MLB issues statement on controversial Reds-Marlins play

Major League Baseball has followed up on a play at home plate that caused a stir in the eighth inning of Thursday night's game between the Reds and Marlins.

Redmond 'pissed' about blocking-the-plate call

 
JUL 31, 10:31 pm
Mike Redmond airs his displeasure with the verdict from the umpire review that tied the score.

Major League Baseball has followed up on a play at home plate that caused a stir in the eighth inning of Thursday night's game between the Reds and Marlins.

After a lengthy review, replay officials overturned the call on the field that the Reds' Zack Cosart was out and instead ruled that catcher Jeff Mathis was blocking the plate. Cosart's run scored tied the game at one and the Reds ultimately won 3-1.

MLB issued a statement on the controversial ruling Friday afternoon.

In full, Rule 7.13 reads as follows:

1. A runner attempting to score may not deviate from his direct pathway to the plate in order to initiate contact with the catcher (or other player covering home plate). If, in the judgment of the Umpire, a runner attempting to score initiates contact with the catcher (or other player covering home plate) in such a manner, the Umpire shall declare the runner out (even if the player covering home plate loses possession of the ball). In such circumstances, the Umpire shall call the ball dead, and all other base runners shall return to the last base touched at the time of the collision.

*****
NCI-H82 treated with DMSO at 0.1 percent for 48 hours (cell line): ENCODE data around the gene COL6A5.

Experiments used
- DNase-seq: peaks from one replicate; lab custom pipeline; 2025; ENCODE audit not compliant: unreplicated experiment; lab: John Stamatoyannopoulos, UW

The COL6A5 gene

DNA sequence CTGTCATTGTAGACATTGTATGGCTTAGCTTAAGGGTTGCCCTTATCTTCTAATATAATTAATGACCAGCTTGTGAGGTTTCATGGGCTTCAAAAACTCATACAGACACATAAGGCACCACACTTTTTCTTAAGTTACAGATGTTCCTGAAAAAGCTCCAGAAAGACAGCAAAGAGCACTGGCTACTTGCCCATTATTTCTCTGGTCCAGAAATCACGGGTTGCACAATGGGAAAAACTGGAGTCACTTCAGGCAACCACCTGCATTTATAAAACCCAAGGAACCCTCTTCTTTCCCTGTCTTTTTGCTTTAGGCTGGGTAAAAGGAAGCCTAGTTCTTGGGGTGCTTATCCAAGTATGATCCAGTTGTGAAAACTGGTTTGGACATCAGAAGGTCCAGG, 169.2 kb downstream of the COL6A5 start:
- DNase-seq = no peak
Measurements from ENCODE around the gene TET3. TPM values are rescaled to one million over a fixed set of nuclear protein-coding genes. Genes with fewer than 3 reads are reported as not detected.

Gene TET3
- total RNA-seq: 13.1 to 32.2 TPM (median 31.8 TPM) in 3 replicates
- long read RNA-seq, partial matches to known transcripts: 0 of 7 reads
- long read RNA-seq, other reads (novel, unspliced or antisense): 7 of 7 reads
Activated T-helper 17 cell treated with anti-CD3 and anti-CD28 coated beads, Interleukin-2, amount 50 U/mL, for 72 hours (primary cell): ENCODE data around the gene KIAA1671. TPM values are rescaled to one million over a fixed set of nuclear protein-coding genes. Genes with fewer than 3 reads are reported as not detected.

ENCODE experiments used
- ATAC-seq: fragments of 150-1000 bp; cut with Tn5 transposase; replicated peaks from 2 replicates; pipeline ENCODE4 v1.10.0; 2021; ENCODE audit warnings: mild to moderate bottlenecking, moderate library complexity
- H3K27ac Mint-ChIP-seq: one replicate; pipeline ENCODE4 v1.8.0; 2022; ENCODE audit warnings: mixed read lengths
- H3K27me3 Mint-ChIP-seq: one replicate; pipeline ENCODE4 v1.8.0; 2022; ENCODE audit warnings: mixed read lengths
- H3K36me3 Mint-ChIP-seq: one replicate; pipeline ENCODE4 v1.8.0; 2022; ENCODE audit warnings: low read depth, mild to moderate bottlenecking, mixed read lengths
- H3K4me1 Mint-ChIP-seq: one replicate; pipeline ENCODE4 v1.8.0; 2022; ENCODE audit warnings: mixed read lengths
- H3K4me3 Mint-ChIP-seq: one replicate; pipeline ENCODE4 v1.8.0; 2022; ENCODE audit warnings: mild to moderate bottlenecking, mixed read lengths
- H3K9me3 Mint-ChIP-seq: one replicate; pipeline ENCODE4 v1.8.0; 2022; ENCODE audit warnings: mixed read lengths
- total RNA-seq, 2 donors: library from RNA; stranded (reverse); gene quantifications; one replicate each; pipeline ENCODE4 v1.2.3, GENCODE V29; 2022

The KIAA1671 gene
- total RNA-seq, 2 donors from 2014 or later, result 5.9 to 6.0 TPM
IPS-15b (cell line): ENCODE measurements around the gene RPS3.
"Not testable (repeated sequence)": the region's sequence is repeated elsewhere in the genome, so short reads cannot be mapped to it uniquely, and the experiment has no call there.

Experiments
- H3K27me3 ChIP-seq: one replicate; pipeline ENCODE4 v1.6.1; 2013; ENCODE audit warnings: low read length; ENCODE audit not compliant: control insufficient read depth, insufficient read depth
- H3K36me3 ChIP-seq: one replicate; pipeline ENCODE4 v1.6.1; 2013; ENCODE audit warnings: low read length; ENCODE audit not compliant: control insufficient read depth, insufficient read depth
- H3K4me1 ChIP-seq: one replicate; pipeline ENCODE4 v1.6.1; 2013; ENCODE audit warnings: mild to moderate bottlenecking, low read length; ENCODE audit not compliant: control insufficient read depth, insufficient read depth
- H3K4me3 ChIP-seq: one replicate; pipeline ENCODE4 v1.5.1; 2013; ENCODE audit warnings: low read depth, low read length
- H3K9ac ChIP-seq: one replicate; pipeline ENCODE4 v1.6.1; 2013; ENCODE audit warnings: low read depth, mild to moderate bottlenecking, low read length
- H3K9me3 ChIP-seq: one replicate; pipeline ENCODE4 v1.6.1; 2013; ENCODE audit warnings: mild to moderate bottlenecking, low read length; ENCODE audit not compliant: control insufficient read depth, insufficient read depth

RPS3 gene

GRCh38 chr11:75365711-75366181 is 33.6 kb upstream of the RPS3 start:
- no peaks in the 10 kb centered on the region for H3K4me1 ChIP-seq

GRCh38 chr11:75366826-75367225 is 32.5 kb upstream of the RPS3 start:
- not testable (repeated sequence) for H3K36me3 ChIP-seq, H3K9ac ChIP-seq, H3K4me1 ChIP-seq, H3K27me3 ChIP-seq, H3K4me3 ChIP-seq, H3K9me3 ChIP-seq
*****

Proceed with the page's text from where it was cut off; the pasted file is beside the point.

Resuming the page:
Rule 7.13 Comment: The failure by the runner to make an effort to touch the plate, the runner's lowering of the shoulder, or the runner's pushing through with his hands, elbows or arms, would support a determination that the runner deviated from the pathway in order to initiate contact with the catcher in violation of Rule 7.13. If the runner slides into the plate in an appropriate manner, he shall not be adjudged to have violated Rule 7.13. A slide shall be deemed appropriate, in the case of a feet first slide, if the runner's buttocks and legs should hit the ground before contact with the catcher. In the case of a head first slide, a runner shall be deemed to have slid appropriately if his body should hit the ground before contact with the catcher.

2. Unless the catcher is in possession of the ball, the catcher cannot block the pathway of the runner as he is attempting to score. If, in the judgment of the Umpire, the catcher without possession of the ball blocks the pathway of the runner, the Umpire shall call or signal the runner safe. Notwithstanding the above, it shall not be considered a violation of this Rule 7.13 if the catcher blocks the pathway of the runner in order to field a throw, and the Umpire determines that the catcher could not have fielded the ball without

Marlins manager Mike Redmond, a former big-league catcher, was infuriated with the ruling, which he called "an absolute joke."

Rule 7.13, which has been a source of anguish across the league this season, was amended in June, as umpires were instructed not to apply it on force plays at home plate. 

A collision on a force play involving Reds catcher Devin Mesoraco and Pirates catcher Russell Martin, in which Mesoraco was first called out, then ruled safe after review, helped prompt that change.

Thursday night proved the rule remains a work in progress and may still need another look.